You Don’t Know Jack is a relaunch of a classic trivia game. But in fact, it being on a console is the only major difference between the late 90s original and the reboot. Now, there are two routes this can go down: the developer can make it shovelware, not caring to add featuresbecause features cost money OR the developer can focus on experience over features, something vastly more subtle. Jellyvision chose the latter.

Here’s an example: the rarely used Xbox “Big Button” controller was packed with SceneIt! but isn’t entirely a market penetrated device. I plugged mine in and it worked! This makes YDKJ a nice segue from SceneIt! or vice-versa. Now base support is one thing, but not only do the button diagrams change on the screen if you are playing with these controllers, but the audio clues do as well! That’s an attention to detail that fixates on the experience of playing versus back-of-the-box features. It actively repudiates the quantity vs. quality metric that many studios use: “How many different kinds of crops are in your farming game?” I’ve had a similar question asked of me.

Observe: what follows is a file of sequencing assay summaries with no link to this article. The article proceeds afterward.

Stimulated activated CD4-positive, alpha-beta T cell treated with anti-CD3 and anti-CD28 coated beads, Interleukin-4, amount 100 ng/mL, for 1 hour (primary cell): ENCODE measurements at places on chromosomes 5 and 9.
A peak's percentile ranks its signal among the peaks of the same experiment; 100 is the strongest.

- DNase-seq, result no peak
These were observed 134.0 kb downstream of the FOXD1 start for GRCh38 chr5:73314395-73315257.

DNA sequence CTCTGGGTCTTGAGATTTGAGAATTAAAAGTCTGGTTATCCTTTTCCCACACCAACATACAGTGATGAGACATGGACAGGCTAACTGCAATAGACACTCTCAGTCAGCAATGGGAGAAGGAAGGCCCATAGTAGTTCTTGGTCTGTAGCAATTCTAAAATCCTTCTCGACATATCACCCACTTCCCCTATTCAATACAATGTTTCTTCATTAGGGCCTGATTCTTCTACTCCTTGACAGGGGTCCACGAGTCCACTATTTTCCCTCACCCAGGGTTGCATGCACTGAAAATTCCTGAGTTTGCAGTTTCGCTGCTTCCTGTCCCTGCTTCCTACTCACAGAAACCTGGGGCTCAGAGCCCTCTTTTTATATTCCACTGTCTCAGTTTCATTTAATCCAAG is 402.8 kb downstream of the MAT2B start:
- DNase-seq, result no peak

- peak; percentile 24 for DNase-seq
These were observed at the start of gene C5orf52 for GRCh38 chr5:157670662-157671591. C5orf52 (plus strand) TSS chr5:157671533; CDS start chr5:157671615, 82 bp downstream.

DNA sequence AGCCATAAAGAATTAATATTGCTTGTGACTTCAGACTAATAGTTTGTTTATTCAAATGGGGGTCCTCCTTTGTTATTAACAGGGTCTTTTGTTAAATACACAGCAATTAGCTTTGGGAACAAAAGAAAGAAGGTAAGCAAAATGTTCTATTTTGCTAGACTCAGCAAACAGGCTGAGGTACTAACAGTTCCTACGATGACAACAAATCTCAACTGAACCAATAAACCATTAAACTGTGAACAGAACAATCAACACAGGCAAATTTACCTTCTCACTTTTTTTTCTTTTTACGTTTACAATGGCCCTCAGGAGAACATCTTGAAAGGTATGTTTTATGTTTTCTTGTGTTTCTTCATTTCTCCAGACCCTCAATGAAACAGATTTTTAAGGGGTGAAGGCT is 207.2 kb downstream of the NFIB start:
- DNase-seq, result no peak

A logical producer focusing on the task-level will say: how many SceneIt! players will also be YDKJ players? 10,000 at most?

How users play your game needs to be focused on in conjunction with what they are playing. The two live in tandem and you cannot ignore the how over the what.